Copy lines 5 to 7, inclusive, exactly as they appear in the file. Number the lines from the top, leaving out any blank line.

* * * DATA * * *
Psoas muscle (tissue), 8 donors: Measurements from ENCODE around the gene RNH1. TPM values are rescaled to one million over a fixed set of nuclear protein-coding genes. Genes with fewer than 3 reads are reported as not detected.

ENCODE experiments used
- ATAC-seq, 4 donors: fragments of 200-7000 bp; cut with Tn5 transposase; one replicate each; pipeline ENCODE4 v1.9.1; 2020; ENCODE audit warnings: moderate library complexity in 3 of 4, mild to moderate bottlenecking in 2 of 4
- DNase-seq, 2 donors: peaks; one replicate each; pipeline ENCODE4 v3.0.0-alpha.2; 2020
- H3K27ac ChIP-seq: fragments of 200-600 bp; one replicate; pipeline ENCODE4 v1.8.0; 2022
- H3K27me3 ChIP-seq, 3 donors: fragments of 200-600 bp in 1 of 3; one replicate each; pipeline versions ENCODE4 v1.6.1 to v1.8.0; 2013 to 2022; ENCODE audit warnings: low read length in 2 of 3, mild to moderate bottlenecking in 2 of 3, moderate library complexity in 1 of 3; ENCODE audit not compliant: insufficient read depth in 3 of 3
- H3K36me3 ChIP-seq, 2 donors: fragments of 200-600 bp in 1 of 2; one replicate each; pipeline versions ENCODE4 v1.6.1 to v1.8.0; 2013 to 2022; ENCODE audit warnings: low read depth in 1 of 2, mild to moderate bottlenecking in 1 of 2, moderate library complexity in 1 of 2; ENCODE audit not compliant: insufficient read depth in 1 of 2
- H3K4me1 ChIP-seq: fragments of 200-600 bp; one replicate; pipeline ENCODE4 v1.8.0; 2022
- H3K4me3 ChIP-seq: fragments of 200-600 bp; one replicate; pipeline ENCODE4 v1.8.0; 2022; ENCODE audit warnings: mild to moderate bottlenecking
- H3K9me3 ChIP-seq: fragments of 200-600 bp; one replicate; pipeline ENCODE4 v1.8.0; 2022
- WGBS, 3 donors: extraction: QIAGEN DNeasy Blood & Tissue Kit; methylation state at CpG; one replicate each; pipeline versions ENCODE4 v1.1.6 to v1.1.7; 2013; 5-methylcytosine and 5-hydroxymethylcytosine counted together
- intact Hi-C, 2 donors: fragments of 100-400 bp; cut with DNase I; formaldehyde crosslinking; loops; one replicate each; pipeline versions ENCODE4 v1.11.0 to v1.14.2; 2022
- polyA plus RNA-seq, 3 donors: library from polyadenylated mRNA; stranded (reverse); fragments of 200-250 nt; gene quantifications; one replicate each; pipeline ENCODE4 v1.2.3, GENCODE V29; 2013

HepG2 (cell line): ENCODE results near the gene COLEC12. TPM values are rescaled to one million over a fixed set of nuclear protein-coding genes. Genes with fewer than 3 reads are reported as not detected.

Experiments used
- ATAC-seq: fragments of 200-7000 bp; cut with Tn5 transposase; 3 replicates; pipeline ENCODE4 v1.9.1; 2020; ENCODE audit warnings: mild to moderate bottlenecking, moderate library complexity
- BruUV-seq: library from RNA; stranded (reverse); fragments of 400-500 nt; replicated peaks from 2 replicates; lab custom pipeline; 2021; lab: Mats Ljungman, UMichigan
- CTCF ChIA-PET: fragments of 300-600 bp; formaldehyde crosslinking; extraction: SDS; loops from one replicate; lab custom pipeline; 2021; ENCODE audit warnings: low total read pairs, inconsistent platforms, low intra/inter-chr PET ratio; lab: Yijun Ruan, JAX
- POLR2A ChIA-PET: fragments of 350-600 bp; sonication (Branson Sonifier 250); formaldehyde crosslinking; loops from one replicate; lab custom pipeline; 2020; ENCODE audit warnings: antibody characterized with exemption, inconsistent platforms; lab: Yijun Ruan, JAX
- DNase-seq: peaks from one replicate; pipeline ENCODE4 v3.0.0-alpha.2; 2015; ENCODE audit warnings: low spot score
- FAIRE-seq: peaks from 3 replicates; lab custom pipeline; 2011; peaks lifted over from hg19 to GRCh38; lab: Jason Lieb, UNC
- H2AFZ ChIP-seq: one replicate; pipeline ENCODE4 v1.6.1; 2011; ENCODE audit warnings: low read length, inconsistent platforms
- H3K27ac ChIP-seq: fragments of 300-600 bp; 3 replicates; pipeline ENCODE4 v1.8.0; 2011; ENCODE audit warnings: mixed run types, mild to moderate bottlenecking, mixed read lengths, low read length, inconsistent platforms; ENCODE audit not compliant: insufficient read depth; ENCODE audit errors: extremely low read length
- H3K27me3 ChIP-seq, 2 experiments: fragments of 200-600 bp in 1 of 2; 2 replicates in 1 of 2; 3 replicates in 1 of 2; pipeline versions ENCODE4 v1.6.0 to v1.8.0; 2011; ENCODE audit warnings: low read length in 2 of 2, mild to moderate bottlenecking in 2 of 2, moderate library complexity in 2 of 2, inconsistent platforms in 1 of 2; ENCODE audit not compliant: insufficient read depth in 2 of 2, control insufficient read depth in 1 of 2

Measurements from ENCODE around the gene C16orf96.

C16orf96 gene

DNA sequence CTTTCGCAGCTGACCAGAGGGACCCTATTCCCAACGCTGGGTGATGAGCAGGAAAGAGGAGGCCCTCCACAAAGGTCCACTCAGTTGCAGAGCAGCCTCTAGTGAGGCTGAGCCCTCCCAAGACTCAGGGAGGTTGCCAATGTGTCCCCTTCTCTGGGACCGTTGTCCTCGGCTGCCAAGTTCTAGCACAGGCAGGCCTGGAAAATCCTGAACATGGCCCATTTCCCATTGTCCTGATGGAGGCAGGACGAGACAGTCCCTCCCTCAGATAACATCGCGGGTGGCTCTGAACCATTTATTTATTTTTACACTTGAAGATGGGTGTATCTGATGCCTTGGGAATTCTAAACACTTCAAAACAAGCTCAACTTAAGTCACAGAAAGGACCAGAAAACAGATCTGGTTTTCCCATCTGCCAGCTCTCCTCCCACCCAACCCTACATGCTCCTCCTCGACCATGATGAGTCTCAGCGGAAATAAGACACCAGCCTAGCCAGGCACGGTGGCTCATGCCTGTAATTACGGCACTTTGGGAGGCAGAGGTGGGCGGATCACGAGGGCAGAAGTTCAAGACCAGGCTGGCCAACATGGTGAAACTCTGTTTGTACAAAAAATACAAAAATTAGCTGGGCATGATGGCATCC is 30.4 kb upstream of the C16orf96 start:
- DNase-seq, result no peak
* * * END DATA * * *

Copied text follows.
- H3K27ac ChIP-seq: fragments of 200-600 bp; one replicate; pipeline ENCODE4 v1.8.0; 2022
- H3K27me3 ChIP-seq, 3 donors: fragments of 200-600 bp in 1 of 3; one replicate each; pipeline versions ENCODE4 v1.6.1 to v1.8.0; 2013 to 2022; ENCODE audit warnings: low read length in 2 of 3, mild to moderate bottlenecking in 2 of 3, moderate library complexity in 1 of 3; ENCODE audit not compliant: insufficient read depth in 3 of 3
- H3K36me3 ChIP-seq, 2 donors: fragments of 200-600 bp in 1 of 2; one replicate each; pipeline versions ENCODE4 v1.6.1 to v1.8.0; 2013 to 2022; ENCODE audit warnings: low read depth in 1 of 2, mild to moderate bottlenecking in 1 of 2, moderate library complexity in 1 of 2; ENCODE audit not compliant: insufficient read depth in 1 of 2